Philip Ball certainly has a way with words.
Paul is turning his excellent talk on design systems into a three part series. Here’s part one, looking at urban planning from Brasília to London.
The trouble with overflow menus is that you didn’t actually take anything away, you just obnoxiously obfuscated it.
Words of warning and advice from Daniel.
Instead of prioritizing, we just sweep complexity under the rug and pretend that it doesn’t exist.
I love this. I really love this. Remy absolutely nails what makes the web so great.
There’s the ubiquity:
If the viewer is using the latest technology beefy desktop computer that’s great. Equally they could view the website from a work computer, something old and locked in using a browser called IE8.
Then there’s the low barrier to entry—yes, even today:
It’s the web’s simplicity. Born out of a need to connect documents. As much as that might have changed with the latest generation of developers who might tell you that it’s hard and complex (and they’re right), at the same time it is not complicated. It’s still beautifully simple.
Anyone can do it. Anyone can publish content to the web, be it as plain text, or simple HTML formed only of <p> tags or something more elaborate and refined. The web is unabashed of it’s content. Everything and anything goes.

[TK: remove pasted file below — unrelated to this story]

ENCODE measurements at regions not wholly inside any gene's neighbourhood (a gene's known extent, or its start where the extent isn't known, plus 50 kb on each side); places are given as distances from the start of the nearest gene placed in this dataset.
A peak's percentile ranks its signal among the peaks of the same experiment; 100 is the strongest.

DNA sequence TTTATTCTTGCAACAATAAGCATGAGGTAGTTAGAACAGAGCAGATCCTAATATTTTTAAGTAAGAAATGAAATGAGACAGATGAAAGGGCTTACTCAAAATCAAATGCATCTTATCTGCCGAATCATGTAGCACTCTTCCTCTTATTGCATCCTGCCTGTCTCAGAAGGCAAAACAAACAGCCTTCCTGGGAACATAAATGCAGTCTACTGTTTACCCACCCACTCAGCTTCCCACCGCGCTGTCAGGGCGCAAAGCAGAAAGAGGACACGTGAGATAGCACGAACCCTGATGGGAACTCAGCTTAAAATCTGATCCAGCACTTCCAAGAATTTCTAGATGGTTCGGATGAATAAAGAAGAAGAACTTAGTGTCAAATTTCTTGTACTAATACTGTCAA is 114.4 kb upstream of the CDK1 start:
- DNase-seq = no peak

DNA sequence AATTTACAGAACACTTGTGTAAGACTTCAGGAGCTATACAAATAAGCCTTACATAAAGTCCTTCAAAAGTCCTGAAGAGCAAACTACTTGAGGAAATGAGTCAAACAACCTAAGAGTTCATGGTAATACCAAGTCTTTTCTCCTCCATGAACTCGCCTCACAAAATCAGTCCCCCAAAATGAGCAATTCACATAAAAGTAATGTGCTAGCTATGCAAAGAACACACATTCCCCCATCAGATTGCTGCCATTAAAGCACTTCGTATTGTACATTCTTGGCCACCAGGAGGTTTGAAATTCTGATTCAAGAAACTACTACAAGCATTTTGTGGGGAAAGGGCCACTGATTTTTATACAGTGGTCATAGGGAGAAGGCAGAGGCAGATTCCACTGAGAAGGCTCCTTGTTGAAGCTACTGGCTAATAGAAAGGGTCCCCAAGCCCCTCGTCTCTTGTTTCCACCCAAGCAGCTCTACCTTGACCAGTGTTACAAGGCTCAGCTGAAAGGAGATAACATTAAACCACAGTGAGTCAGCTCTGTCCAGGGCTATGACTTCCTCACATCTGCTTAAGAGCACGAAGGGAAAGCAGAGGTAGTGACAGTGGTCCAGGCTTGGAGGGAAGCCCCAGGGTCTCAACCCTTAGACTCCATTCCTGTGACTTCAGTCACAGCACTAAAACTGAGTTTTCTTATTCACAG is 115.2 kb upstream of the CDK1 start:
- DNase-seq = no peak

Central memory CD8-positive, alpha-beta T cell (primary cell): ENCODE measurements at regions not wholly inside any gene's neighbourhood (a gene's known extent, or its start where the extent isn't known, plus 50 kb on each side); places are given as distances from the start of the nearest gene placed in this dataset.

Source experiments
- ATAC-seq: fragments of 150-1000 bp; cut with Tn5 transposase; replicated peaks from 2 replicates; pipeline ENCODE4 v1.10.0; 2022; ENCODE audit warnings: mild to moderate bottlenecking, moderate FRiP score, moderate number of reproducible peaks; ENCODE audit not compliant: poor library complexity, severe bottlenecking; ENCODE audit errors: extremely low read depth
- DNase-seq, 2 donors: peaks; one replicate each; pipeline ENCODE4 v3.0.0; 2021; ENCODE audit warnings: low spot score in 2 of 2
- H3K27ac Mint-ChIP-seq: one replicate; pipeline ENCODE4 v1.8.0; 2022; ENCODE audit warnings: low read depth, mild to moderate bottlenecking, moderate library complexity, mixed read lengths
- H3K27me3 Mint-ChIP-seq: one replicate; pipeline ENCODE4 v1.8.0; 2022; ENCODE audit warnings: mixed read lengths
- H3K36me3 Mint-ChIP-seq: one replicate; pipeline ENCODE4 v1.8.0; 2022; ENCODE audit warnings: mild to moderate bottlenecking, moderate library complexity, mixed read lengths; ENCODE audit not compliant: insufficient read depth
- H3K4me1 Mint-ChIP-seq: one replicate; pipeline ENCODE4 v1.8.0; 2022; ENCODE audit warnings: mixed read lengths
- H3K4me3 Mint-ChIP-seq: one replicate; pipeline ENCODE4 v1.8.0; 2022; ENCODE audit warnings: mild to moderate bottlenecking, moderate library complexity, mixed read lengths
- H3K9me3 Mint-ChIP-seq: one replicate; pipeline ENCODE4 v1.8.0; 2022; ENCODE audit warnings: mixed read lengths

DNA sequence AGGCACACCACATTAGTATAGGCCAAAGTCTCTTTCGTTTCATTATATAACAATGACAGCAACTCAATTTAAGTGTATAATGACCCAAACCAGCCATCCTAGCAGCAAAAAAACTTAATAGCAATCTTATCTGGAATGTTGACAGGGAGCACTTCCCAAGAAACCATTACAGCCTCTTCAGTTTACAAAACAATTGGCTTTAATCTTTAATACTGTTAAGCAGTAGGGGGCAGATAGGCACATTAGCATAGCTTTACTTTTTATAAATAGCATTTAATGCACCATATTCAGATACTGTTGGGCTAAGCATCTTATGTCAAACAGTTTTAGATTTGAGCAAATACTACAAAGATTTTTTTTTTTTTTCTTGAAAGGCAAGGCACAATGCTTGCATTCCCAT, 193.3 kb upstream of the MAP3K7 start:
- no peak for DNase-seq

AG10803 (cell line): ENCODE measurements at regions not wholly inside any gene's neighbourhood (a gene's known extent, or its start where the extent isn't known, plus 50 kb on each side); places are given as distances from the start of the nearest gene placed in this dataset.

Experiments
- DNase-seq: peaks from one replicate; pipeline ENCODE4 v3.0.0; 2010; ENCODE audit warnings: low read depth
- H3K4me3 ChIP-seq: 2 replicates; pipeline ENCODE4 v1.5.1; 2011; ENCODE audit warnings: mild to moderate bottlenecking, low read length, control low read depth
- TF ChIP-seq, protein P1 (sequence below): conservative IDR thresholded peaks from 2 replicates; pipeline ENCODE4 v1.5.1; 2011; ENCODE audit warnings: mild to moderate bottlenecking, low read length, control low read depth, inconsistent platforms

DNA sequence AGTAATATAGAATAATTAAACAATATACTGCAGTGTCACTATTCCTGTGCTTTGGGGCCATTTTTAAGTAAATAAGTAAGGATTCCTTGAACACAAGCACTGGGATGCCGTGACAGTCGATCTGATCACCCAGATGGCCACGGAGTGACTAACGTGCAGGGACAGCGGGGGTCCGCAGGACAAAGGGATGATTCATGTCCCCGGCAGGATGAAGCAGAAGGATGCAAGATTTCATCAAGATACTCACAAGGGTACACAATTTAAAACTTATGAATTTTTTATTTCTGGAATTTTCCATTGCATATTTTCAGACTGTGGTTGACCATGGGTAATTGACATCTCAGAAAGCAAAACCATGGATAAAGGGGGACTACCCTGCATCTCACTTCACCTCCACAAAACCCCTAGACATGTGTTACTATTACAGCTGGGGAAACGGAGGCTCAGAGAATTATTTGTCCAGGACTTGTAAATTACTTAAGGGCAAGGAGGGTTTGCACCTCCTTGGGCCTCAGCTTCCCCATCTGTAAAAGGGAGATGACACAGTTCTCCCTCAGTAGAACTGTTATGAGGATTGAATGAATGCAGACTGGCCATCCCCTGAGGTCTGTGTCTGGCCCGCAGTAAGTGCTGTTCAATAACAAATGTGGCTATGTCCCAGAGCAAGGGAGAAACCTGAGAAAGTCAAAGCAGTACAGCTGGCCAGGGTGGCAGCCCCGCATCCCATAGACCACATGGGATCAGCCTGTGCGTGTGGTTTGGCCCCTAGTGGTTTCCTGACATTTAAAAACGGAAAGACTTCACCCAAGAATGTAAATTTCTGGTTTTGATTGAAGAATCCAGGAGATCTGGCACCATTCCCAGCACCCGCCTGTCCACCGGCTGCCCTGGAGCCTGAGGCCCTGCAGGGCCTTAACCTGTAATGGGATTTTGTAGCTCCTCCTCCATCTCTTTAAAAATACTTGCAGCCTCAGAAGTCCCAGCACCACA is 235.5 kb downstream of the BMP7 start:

I might just print this out and nail it to the wall.
If you sit back for a moment, and think about just how many lives you can touch simply by publishing something, anything, to the web, it’s utterly mind blowing.
I can relate to every single word that Bastian has written here.
The longer I look at boilerplates, build tools, frameworks and ways to make my life as a developer easier, the more I long for the basics.
Today, a basic HTML/CSS site seems almost passé. But why? Is it because our new tools are so significantly better, or because we’ve gone overboard complicating simple things?
He’s right, y’know.
John shares his concerns about the increasing complexity involved in developing for the web.
John addresses the price of increasing complexity in front-end development.
Yes, tooling can make our life easier. We type fewer keystrokes, and commit more code. But as software engineers learned a long time ago, most of the life of an applications is not in its initial development. It’s in maintaining it. This is something we on the web have had the luxury of being able to largely ignore up to now. After all, how many of the things you build will last years, decades?
Thoughts on artificial intelligence, computation and complexity.
Balancing complexity and control.
You have to be really, really geeky to find this funny. I find this funny.